Rowyn (rowyn) wrote,

"Charlie and the Chocolate Factory"

Lut and I saw "Charlie and the Chocolate Factory" on Saturday. I enjoyed it, although Johnny Depp’s Willy Wonka wasn’t as much fun to watch as I’d expected.

I liked the new ending. It wasn’t an improvement over the book’s ending, or over the ending to "Willy Wonka and the Chocolate Factory"*, both of which were good in their ways, too. But it was nice to see a new twist. It blended well with the rest of the film, even though it rather turned the spirit of the book on its head. Instead of showing us a desperate, needy Charlie being rescued by Wonka, the film portrays a Wonka who needs Charlie more than Charlie needs him.

I enjoyed seeing the "nut room": the squirrels were great. I never understood why the first film traded in the squirrel scene for birds. Maybe the producers thought "bad egg" was more fitting than “bad nut”.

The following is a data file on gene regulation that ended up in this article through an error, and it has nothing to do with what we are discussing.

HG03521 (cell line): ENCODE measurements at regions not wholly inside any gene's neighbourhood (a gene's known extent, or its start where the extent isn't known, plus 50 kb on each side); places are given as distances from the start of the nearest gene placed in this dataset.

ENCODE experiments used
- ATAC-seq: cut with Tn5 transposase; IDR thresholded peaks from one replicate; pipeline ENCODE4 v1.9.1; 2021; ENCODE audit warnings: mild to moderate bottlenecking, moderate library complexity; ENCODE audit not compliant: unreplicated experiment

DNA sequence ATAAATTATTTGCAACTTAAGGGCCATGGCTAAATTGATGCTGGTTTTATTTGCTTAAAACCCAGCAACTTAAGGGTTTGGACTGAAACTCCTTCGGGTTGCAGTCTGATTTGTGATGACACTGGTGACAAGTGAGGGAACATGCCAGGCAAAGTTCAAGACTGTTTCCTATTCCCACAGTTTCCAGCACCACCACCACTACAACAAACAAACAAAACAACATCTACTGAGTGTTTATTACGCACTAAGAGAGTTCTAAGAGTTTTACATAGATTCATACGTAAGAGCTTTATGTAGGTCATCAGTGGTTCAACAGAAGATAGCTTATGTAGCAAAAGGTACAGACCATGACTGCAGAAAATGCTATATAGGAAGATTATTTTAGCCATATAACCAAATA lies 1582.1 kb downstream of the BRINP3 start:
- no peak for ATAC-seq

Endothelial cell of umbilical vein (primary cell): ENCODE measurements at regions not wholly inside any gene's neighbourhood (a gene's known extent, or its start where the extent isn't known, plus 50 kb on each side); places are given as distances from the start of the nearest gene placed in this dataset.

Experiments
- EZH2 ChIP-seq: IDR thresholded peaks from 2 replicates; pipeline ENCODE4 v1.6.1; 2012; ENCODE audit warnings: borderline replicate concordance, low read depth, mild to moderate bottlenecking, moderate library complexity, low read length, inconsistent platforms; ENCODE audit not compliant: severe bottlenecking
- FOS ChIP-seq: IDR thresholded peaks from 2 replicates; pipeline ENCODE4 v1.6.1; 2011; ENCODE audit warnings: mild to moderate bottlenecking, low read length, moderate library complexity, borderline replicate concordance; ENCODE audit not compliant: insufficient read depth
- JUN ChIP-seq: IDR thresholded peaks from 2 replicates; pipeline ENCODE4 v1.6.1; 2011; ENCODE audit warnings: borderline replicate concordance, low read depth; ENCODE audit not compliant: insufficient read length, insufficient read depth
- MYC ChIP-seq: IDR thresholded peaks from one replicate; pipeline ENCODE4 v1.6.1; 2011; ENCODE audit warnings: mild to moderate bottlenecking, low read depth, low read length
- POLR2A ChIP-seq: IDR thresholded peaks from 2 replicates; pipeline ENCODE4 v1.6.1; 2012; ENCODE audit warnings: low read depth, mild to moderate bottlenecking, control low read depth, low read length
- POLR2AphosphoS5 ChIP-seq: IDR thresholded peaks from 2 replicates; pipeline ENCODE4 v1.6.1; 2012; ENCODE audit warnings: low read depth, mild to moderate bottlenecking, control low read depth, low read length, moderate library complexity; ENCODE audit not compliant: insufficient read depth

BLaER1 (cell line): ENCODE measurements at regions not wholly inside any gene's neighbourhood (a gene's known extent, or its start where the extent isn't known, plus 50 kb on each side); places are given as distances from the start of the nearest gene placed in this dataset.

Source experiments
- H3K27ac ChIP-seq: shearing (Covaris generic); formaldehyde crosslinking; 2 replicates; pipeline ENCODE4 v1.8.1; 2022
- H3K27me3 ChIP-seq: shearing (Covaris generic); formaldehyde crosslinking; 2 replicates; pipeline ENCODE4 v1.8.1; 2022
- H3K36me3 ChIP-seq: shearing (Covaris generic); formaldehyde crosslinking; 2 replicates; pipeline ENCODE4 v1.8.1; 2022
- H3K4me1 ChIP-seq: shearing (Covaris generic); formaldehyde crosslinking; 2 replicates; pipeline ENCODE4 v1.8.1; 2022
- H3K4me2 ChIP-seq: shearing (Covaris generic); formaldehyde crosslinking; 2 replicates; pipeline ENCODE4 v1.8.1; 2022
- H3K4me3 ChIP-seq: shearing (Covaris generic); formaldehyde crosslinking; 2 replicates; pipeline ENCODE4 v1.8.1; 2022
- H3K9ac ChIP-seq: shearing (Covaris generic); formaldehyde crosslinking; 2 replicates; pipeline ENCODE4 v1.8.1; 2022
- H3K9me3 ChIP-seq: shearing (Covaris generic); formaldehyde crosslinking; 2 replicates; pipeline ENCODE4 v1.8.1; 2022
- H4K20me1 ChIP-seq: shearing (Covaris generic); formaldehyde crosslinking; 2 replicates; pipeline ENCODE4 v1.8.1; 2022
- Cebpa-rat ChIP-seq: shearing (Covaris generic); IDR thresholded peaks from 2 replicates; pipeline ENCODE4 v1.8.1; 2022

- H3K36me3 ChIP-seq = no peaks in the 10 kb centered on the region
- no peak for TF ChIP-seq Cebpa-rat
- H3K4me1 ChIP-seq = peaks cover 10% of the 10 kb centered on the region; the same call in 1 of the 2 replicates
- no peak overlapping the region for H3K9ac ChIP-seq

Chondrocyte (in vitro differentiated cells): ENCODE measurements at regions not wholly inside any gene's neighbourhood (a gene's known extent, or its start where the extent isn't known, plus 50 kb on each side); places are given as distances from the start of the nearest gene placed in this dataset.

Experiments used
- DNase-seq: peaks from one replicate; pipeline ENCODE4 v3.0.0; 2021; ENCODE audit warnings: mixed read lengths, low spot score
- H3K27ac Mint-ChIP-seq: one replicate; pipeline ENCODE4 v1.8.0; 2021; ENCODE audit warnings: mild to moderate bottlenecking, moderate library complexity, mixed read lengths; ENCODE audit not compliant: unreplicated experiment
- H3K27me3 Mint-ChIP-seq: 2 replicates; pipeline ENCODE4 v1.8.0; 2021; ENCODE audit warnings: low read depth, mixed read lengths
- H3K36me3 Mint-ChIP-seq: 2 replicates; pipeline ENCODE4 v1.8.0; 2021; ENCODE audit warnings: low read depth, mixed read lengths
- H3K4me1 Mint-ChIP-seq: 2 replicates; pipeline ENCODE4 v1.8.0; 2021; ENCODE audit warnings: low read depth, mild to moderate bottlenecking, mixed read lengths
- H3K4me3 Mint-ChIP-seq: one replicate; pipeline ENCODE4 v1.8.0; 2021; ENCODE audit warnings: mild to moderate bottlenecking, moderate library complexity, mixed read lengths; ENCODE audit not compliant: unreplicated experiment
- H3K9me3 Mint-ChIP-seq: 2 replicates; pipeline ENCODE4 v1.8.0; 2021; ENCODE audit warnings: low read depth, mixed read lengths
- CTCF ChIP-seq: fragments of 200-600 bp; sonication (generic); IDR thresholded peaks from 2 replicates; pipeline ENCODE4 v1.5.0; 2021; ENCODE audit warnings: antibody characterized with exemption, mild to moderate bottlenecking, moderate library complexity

One touch I especially liked in the new film was the use of the grandparents. In both the book and the first film, I felt as though the grandparent, with the exception of Grandpa Joe, were indistinguishable. In the new film, even though the grandparents aren’t onscreen for much longer, each of them is given a distinct character of their own.

My favorite scene is when the other grandfather – the cynical, pessimistic, practical one – tells Charlie not to sell his ticket. You can tell that no one – least of all Grandpa Joe – wants Charlie to sell the ticket. But it takes this man to articulate why: “Money is all over the place. They’re printing more of it every day. But there are only five of these tickets, and that’s all there ever will be. Only an idiot would give that up for mere money.”

Some things are more important than money.

That’s another thing that made me enjoy the new ending, because it proved the grandfather right: the family would be just fine without more money, even without Wonka’s intervention. And that’s a particularly poignant message, I think, and too easily neglected.

* That’s the title of the original movie starring Gene Wilder. I don’t know why – “Charlie and the Chocolate Factory” has better assonance, and Willy Wonka’s presence may be inferred from “the Chocolate Factory” anyway.
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